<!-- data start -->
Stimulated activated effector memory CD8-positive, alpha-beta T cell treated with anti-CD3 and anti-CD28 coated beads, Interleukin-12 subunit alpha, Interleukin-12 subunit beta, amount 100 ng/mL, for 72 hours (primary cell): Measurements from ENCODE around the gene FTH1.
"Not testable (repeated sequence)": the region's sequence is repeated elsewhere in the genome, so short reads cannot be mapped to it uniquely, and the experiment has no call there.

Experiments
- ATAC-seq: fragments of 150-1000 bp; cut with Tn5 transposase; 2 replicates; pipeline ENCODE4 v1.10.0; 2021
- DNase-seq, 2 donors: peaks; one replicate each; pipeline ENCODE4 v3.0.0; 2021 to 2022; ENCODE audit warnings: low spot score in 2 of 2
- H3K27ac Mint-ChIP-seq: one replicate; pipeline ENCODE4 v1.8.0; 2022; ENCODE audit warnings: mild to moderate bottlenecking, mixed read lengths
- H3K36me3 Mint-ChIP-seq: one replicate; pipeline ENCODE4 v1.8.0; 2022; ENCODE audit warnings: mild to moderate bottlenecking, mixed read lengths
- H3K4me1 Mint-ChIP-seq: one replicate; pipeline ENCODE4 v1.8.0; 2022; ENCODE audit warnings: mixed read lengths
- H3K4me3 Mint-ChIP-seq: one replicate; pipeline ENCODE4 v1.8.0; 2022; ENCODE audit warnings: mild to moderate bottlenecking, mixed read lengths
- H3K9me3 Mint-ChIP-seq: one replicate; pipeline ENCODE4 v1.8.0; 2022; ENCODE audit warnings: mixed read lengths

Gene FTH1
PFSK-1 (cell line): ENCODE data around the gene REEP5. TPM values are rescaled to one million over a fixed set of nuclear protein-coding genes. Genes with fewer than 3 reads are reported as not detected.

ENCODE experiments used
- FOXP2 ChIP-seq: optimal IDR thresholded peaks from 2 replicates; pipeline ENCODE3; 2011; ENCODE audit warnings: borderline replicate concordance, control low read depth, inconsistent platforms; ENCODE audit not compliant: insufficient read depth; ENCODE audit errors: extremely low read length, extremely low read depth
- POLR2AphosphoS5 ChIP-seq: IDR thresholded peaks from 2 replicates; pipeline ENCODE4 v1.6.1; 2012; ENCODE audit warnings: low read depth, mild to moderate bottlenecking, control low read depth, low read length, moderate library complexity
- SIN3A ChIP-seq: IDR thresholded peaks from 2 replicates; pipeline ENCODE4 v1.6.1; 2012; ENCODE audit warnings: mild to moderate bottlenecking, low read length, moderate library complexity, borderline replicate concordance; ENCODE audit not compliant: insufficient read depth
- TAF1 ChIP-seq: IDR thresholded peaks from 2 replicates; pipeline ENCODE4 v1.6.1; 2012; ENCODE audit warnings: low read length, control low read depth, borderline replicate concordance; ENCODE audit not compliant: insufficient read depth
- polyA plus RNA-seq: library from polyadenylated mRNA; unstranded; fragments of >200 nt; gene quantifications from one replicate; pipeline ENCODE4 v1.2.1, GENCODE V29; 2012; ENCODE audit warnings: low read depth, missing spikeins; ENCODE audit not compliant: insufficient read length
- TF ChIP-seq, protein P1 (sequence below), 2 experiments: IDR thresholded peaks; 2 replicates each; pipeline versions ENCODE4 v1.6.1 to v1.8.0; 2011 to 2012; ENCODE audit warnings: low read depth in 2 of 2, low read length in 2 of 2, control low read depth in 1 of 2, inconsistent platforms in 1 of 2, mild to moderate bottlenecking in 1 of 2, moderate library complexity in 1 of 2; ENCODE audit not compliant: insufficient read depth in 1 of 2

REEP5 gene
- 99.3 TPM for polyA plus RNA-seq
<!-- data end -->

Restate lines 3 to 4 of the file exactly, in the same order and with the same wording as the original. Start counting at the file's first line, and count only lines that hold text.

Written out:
Experiments
- ATAC-seq: fragments of 150-1000 bp; cut with Tn5 transposase; 2 replicates; pipeline ENCODE4 v1.10.0; 2021